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An engine is any machine or computer program that plays chess.

3
votes
Apparently Fritz 14 is capable of reading the newer Syzygy format tablebases. Certainly the latest Fritz can. These tend to take up less space than Nalimov format, which used a simpler compression s …
answered Dec 22 '19 by Chromatix
4
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Most games published for human study are written in short algebraic notation. For each move, the destination square is always specified, the moving piece is specified unless it's a pawn (in which cas …
answered Jun 13 '19 by Chromatix
2
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Something very similar is doubtless encoded into AlphaZero and Leela's neural network evaluators, which are very positional. Most conventional Minimax engines, by contrast, are stronger at tactics … and can therefore search very deeply. Pawn structure is indeed a factor in most of the top engines' evaluation. This might take the relatively simple form of rewarding connected pawns and penalising …
answered Nov 13 '19 by Chromatix
4
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Those appear to be options to set in your Web browser, which is effectively the platform that LiChess runs on. You don't mention which browser you're using… Chrome uses multiple cores and thereby se …
answered Jan 11 by Chromatix
4
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chess; there are competent chess engines (ie. strong enough to beat an amateur consistently) which use only material value and mobility for evaluation. The Beale Effect (ie. minimax with random …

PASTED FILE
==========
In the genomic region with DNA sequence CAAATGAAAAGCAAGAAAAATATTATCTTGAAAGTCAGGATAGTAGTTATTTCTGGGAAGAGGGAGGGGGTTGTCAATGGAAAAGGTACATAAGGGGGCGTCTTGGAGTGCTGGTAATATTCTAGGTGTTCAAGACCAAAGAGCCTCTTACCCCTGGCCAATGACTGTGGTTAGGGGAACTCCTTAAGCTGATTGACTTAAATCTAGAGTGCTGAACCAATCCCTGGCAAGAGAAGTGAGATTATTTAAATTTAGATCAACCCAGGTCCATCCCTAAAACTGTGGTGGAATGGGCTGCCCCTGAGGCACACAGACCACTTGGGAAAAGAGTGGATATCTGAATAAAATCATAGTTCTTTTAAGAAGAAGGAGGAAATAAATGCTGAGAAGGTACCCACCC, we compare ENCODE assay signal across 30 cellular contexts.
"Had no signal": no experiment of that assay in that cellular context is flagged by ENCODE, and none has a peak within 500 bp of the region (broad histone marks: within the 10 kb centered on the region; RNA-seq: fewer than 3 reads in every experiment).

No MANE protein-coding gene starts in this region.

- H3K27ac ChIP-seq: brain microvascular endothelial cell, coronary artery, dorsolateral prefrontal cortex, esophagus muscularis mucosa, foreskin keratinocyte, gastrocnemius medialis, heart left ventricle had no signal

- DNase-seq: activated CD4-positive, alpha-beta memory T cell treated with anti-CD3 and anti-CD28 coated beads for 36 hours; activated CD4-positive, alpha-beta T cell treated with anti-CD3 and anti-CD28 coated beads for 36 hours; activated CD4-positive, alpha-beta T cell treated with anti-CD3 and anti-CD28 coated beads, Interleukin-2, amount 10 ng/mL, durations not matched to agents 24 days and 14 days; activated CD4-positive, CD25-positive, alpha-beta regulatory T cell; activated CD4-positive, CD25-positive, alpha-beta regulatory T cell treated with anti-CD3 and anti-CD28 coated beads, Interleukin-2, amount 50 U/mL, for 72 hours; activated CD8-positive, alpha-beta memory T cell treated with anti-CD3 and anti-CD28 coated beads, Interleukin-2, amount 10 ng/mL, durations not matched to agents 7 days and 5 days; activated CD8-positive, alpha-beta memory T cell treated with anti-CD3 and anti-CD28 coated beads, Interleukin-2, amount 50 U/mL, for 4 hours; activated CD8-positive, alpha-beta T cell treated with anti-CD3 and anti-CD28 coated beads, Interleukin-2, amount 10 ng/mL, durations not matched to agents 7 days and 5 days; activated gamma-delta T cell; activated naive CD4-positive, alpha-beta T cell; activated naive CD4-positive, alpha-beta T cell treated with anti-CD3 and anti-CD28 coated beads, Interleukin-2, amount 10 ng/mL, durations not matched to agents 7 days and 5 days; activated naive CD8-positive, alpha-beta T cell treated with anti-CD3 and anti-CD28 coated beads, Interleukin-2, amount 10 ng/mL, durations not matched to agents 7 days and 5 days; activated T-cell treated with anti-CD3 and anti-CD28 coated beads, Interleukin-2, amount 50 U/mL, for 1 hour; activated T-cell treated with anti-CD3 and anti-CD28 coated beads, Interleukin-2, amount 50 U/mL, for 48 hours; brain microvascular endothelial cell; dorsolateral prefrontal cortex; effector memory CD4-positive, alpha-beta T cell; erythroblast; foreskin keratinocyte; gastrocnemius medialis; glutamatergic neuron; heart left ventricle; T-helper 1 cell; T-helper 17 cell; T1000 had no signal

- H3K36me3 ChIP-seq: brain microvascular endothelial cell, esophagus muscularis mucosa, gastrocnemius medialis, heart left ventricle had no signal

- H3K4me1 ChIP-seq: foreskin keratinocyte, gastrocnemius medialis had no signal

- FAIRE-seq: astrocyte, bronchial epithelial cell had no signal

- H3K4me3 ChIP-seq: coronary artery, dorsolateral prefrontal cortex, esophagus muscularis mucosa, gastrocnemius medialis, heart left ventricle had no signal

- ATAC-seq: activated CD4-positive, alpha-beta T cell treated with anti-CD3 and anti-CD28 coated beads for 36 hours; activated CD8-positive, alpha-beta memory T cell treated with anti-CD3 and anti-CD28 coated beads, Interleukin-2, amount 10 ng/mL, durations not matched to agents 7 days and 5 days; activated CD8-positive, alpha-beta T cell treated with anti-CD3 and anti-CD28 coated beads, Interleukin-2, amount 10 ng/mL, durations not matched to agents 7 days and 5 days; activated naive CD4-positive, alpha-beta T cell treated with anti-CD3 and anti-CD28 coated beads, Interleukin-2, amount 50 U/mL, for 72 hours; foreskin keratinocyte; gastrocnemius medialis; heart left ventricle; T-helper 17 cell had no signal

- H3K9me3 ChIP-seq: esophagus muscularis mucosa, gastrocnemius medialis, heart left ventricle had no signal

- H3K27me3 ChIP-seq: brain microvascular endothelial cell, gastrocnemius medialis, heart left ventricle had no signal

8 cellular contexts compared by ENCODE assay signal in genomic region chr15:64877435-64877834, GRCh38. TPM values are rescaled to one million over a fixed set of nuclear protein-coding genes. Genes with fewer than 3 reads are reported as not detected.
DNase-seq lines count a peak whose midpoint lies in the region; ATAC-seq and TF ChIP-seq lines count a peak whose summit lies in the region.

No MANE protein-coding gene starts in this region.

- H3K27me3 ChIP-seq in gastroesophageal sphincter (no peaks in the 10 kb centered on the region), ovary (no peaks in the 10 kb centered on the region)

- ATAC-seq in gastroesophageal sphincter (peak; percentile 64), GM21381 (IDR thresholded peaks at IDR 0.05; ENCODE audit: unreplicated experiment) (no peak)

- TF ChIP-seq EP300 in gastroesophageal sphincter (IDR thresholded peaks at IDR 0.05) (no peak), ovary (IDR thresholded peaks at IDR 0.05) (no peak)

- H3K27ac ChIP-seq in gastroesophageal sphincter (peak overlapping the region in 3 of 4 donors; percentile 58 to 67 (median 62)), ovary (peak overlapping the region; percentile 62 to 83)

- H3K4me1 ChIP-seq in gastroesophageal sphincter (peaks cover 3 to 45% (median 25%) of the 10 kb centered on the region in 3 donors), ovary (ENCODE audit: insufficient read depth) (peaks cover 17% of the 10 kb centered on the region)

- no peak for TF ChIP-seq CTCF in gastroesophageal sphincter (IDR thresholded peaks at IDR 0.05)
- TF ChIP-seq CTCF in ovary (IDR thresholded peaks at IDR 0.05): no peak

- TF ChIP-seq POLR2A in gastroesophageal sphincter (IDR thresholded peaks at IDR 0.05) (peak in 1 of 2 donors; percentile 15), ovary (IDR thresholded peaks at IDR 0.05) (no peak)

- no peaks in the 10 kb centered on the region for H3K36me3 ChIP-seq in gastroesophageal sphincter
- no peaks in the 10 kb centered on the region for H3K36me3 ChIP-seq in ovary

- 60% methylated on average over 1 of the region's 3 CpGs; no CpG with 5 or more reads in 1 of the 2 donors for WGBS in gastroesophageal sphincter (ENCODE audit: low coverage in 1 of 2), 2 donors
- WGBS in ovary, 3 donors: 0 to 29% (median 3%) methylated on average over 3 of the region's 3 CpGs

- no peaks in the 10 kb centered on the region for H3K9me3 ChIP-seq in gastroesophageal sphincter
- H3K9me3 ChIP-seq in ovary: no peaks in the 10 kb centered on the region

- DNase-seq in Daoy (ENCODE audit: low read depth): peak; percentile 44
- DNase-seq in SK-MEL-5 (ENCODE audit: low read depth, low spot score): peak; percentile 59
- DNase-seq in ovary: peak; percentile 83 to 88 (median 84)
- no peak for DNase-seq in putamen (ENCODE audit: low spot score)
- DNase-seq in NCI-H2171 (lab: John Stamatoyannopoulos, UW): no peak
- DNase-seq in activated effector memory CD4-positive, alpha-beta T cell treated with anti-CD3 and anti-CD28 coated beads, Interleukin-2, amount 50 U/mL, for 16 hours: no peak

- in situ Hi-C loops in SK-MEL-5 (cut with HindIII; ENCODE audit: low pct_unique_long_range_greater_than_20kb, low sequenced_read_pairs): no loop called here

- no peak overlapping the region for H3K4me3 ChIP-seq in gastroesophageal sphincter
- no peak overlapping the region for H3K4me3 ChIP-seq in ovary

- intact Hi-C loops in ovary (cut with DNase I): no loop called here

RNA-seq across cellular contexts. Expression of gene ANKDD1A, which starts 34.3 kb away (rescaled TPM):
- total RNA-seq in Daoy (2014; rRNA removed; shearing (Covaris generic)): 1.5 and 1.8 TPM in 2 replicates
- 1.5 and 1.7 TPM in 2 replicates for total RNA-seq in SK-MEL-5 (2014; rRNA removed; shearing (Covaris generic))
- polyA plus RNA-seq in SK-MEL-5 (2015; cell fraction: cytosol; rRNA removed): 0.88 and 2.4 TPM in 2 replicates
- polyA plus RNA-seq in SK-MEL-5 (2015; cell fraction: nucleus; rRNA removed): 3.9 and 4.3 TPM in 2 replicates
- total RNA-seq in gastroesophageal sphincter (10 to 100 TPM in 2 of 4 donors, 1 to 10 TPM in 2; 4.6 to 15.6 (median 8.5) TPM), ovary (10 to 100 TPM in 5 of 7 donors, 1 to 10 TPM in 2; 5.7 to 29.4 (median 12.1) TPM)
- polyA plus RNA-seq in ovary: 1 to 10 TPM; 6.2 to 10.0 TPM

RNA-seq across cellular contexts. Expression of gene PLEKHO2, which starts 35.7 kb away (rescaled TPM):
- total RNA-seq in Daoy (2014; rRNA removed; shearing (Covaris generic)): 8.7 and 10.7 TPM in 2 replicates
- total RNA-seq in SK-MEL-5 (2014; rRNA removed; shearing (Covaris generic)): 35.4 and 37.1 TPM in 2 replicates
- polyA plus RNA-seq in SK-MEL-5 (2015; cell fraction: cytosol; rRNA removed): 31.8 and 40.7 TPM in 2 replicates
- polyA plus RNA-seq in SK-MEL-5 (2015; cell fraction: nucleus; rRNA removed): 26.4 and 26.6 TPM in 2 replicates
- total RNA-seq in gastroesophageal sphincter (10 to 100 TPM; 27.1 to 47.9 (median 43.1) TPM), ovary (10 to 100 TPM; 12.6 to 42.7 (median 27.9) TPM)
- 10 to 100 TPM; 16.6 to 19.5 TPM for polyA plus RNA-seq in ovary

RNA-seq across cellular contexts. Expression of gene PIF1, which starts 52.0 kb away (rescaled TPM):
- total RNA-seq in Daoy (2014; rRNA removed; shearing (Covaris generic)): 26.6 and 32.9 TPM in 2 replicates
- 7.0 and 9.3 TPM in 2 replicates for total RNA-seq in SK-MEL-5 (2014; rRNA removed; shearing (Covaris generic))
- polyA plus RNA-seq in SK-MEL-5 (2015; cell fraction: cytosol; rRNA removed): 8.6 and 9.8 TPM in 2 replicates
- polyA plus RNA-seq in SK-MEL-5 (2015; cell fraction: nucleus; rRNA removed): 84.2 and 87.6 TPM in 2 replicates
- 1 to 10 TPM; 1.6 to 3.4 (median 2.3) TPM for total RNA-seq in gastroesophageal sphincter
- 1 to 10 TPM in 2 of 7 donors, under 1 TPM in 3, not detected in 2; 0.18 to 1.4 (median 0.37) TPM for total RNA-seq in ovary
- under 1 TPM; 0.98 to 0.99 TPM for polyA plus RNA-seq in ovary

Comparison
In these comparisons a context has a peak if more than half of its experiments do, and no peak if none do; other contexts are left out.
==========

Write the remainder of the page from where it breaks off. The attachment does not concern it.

answered Oct 17 '19 by Chromatix
1
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While it is possible to write engines that can play different chess-family games, doing so generally yields an engine that are only "competent" at each one, at best. The best engines for each … individual game incorporate specific knowledge and optimisations for that game, and are usually incapable of playing the others. Many standard chess engines are not even capable of playing Chess960 …
answered Jun 27 '19 by Chromatix
11
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Leela works by performing an exceptionally sophisticated positional evaluation at a relatively shallow search depth, whereas most chess engines work by performing a simple evaluation at as deep a … search as possible. In theory this should produce a more positional style of play, and it does seem to be an effective strategy versus today's best conventional chess engines. So in general, the moves …
answered Jun 13 '19 by Chromatix
4
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Surprisingly, it turns out that a Minimax engine will play reasonably well when the evaluation function is random; this is known as the Beale effect, and results from the principle that positions whic …
answered Jun 30 '19 by Chromatix